At the beginning of the month I had the privilege to be part of the Visible Women festival a two day which celebrated who and what women are through the context of art, workshops, and discussion.
Organised by the human dynamo that is Keira McLean, visible women had an action packed programme of theatre and discussion including the premiere of a one woman show by the hottest property on the Scottish spoken word scene Victoria McNulty, the controversially acclaimed show Gaslight by Darren Loki McGarvey, and workshops on feminist music , comedy and film festivals.
As a trans woman I was delighted to asked to submit a poem to this festival but me being me I e-mailed three to Keira and let her decide which one she wanted to include. The poem she selected was Does My Lipstick Scare You ? which I wrote for World Transgender Remembrance Day in 2014. On chatting with Keira she told me that she made her choice due to the fact it was the best fit for the event as it challenged those in attendance to redefine their notions and images of women and of womanhood. Looking back I can quite clearly see why she made this poem her choice and I believe that I would have made the same decision. If you look at some of the artwork featured in the exhibition you’ll see why.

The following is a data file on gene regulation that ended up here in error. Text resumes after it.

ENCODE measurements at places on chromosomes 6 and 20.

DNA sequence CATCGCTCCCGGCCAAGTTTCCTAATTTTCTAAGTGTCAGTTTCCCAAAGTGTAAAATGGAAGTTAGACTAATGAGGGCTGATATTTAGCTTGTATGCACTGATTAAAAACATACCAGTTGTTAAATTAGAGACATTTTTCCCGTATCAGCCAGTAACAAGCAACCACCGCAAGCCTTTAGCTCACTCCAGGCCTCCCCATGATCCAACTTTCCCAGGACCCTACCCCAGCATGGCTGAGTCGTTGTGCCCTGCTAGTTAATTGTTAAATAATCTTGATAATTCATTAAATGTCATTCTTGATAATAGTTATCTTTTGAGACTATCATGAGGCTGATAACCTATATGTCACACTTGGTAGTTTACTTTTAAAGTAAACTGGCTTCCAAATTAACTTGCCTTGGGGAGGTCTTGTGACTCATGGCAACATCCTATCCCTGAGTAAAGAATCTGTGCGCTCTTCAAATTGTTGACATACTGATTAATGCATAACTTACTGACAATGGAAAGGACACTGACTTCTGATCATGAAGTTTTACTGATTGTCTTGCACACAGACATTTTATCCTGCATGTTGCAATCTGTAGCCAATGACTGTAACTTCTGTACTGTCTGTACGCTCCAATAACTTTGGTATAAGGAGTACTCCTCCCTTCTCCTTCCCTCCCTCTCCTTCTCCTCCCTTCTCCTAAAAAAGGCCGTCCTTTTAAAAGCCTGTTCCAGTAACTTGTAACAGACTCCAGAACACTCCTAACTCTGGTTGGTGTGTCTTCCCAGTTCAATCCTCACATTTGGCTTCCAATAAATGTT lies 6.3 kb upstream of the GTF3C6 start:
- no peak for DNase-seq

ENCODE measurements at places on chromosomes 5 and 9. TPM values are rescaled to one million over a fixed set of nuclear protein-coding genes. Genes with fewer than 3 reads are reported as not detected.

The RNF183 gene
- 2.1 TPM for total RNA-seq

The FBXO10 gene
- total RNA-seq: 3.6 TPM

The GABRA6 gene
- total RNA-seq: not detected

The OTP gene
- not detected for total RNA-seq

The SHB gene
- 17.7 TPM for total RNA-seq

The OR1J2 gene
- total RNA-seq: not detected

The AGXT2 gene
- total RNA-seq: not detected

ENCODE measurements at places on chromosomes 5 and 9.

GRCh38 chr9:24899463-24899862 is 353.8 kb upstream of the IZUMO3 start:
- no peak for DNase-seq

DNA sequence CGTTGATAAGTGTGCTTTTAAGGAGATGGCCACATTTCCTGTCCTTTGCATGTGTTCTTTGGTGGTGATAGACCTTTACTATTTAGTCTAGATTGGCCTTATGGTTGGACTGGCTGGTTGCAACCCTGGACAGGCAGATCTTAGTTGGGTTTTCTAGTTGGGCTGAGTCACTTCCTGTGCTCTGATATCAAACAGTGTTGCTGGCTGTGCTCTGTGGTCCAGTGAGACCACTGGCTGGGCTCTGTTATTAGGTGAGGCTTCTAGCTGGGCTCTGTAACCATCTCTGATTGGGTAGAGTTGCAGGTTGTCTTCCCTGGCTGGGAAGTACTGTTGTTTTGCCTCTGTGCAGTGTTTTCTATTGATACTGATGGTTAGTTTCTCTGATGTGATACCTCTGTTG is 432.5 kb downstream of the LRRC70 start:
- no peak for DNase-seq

Picture (1) Women And Words asks a fundamental question on the power dynamics in male- female relationships
Picture (2) This picture uses a word which is usually used to describe power and authority that an individual or organusation may hold over us in certain situations. Don’t get me wrong the word obey is fine when we use it in it’s proper context like for example reminding children to obey our parents or school teachers, or if we are members of a group, or a club we promise to obey the rules of that club or group. Unfortunately however,when it comes to women the word obey has very negative connotations. In our case it is usually inferred or even stated that we should obey the men in our lives no matter in what capacity. Yes even in 21st Century Scotland/UK this attitude still prevails albeit to a lesser extent than was once the case,but it is still very much out there.